How Australian manufacturers can achieve the net-zero deadline


Most manufacturing companies are working on what a low carbon future means for their business with the urgency to cut global CO2 emissions in half by 2030 and strive for a net-zero by 2050. We know that the manufacturing industry is the engine of economic growth and social impact. According to The World Economic Forum this sector accounts for 16% global GDP but also is responsible for producing 20% of global CO2 emissions and consuming 54% of the world’s energy. For example, the manufacturing sector in Australia is one of the top three heaviest carbon emitters within the country.

Given the scale of the net-zero challenge it’s imperative for manufacturers to act now to future-proof their business. Net-zero refers to the balance between the amount of greenhouse gas (GHG) emissions produced and the amount removed from the atmosphere. Net-zero will be achieved when the amount added is not more than the amount taken away. This is an important objective as the increasing levels of GHGs, of which carbon emissions is the most common, contribute to climate change. Australia has the highest rate of carbon emissions per capita in the developed world, therefore has huge responsibility to join the global effort. Many of Australia’s major trading partners have announced ambitious climate goals for 2030 and the Australian government is currently committed to reducing emissions by 26-28 per cent by 2030 although there isn’t a confirmed deadline for net-zero.

The pressure to confront climate change

Achieving this environmental mandate presents an opportunity for manufacturers in Australia and beyond to increase their innovation, competitiveness, and resilience. There is also huge pressure from shareholders, governments, and consumers for this sector to decarbonize and with it comes implications for corporate decision making. The Australian government is building a ‘Clean Energy Future’ through a comprehensive plan to dramatically cut pollution, introduce a carbon price and invest billions of dollars in renewable energy. The plan is to also transform the energy sector away from high polluting sources such as brown coal, and store millions of tonnes of carbon in the land through better land management. Through the Emissions Reduction Fund, the Australian government will also provide an incentive to manufacturers to proactively reduce their emissions.

Adopting green policies and initiatives can give you a substantial leg-up. Here’s how manufacturers can transition towards a carbon-neutral future of manufacturing over the next few decades:

Improve supply chain operations

Organizations can take steps to address their operations and how they contribute to these emissions, and this can be done through wins such as making the supply chain more efficient. An example is tracing every product from raw material to finished product to ensure it’s sustainable while reducing wastage.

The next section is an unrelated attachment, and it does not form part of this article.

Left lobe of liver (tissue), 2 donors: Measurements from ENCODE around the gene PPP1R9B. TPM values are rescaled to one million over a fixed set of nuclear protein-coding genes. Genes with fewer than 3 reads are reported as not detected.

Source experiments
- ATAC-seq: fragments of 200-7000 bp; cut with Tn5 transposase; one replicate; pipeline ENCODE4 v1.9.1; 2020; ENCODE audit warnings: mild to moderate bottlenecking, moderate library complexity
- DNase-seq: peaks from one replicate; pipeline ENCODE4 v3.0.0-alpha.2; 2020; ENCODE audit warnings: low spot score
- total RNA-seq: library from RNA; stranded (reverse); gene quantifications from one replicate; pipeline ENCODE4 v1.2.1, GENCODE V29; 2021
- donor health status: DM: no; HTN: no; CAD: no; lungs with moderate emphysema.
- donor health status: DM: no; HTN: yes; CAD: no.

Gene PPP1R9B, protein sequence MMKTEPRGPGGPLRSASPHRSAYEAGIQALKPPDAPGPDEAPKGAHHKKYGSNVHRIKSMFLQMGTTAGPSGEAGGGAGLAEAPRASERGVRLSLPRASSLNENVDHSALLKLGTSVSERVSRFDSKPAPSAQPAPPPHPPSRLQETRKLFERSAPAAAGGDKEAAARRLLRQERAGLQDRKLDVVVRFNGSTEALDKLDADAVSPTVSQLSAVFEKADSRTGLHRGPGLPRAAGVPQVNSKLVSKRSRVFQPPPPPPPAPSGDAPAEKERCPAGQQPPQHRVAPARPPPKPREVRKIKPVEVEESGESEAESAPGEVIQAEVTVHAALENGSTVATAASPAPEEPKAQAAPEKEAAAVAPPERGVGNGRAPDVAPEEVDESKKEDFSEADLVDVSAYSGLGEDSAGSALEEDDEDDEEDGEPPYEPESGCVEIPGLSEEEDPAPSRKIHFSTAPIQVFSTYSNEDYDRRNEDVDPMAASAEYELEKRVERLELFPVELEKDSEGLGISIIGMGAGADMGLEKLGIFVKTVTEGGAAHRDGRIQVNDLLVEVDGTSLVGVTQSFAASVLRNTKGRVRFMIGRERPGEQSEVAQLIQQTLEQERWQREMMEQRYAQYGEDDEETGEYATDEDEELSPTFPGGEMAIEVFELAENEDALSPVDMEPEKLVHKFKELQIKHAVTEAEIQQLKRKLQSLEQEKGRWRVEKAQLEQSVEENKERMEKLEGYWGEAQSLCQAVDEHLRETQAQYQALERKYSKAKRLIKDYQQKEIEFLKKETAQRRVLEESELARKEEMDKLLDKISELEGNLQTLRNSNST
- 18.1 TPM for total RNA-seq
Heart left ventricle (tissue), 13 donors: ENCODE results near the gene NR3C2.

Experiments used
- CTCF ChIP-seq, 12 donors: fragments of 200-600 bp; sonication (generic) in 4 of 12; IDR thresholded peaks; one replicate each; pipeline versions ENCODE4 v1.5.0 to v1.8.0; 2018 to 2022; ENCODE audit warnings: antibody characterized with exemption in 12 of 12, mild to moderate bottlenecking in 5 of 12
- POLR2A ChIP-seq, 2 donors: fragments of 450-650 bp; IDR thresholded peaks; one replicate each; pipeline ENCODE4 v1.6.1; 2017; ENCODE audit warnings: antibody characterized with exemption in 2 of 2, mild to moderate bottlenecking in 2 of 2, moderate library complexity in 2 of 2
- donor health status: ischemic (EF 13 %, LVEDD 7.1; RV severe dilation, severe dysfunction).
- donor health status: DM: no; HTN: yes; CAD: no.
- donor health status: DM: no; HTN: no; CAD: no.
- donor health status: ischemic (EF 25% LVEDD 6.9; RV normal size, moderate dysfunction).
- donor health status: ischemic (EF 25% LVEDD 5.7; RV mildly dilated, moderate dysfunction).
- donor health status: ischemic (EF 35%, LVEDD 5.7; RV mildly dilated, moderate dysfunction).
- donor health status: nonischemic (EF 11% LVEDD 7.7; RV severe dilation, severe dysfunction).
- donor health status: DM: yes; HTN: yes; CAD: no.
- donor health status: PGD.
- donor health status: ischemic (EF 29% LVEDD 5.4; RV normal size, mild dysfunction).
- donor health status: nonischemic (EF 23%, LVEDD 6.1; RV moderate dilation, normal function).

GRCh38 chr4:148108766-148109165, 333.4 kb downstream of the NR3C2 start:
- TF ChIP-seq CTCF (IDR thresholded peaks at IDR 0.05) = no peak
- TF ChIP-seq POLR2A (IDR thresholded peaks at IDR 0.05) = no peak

Evaluate the product life cycle

Manufacturers can make a huge impact in reducing emissions through innovation up front during product development – for instance, through product and packaging design centered around energy efficiency, recycling, and more sustainable materials. In sustainable manufacturing, a view of the whole product cycle is crucial for optimizing manufacturing systems, products, and services. This goes as far as ensuring that the way the end consumer needs to use the product will not strain the environment.

Focus on logistics

The traditional way toward a more sustainable supply chain has been through procurement. Think about where you get your products from and how they will be distributed and how modes of transport contribute to the carbon emissions. Big Data analytics, AI, and machine learning can have a significant impact on supply chain sustainability. Such technology, for example, can help organizations identify the fastest, cheapest, and most sustainable shipping routes.

Sustainability and technology

It is no doubt that technology is an enabler of sustainability. For example, data and digital initiatives like ERP create the necessary visibility and product or service traceability to understand exactly what is happening within the entire supply chain.

ERP is the building block on which much of this advancement towards net-zero will be based, because it can fundamentally assist with achieving better asset efficiency and managing production optimization in innumerable detail to maximize quality and income while minimizing costs. ERP can assist manufacturers become more efficient, reduce their environmental footprint, and most importantly redesign products and their value propositions with the aim of achieving not only sustainability but also resilience for the future.

Investors, governments, regulators, and customers are becoming more focused on sustainability. This is no longer a ‘nice to have’ for manufacturing industries who want to be around for a while as the world’s resources are really under pressure and supply chains, in particular can be singled out for their environmental impact. Planning effectively for tomorrow (or 2050) means taking the necessary steps today. The smarter use of resources can have a big impact on both your bottom line and the health of the planet.

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